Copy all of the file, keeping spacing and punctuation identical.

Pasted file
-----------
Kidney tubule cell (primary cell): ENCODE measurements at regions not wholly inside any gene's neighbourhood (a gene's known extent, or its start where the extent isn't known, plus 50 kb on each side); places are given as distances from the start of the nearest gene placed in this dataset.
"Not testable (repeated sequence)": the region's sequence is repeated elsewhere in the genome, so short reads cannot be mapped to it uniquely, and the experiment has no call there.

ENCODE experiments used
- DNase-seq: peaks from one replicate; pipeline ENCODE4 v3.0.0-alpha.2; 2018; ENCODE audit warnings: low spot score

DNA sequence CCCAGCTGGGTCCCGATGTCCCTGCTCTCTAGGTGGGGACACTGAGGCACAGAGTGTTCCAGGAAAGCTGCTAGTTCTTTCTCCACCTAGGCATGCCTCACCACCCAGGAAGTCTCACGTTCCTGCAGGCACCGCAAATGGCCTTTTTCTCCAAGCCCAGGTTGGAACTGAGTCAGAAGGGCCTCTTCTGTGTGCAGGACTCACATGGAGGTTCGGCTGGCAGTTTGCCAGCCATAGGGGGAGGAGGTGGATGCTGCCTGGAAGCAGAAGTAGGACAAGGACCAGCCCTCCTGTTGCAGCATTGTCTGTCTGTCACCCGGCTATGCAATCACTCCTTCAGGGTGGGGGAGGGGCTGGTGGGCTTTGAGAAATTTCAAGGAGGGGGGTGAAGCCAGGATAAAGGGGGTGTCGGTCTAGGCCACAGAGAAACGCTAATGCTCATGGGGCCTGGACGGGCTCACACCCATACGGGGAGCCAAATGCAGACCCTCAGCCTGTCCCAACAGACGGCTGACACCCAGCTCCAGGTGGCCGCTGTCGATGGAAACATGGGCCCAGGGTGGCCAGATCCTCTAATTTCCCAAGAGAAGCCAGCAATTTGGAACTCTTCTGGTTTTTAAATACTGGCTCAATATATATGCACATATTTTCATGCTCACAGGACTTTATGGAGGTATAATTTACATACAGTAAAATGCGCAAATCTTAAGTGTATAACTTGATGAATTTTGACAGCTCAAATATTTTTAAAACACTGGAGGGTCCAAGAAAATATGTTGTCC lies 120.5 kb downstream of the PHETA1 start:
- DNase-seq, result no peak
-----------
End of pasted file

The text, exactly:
Kidney tubule cell (primary cell): ENCODE measurements at regions not wholly inside any gene's neighbourhood (a gene's known extent, or its start where the extent isn't known, plus 50 kb on each side); places are given as distances from the start of the nearest gene placed in this dataset.
"Not testable (repeated sequence)": the region's sequence is repeated elsewhere in the genome, so short reads cannot be mapped to it uniquely, and the experiment has no call there.

ENCODE experiments used
- DNase-seq: peaks from one replicate; pipeline ENCODE4 v3.0.0-alpha.2; 2018; ENCODE audit warnings: low spot score

DNA sequence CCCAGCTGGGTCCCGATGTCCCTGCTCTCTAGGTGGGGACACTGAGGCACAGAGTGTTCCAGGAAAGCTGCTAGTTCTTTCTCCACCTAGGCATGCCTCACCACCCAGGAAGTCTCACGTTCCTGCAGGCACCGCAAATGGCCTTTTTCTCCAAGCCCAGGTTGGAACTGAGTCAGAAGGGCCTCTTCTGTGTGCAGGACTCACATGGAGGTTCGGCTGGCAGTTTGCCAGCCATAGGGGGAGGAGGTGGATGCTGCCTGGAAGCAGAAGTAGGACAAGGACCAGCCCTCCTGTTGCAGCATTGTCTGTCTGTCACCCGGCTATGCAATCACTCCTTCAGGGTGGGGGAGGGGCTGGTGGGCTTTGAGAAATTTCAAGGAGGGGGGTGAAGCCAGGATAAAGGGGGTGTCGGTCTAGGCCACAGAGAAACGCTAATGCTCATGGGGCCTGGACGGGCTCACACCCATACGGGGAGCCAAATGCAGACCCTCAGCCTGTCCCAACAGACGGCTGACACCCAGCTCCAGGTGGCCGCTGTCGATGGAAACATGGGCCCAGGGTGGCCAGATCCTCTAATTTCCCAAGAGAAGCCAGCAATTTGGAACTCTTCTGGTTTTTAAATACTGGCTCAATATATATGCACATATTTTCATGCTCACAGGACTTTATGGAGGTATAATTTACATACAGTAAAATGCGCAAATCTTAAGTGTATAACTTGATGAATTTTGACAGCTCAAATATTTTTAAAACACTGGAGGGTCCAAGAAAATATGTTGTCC lies 120.5 kb downstream of the PHETA1 start:
- DNase-seq, result no peak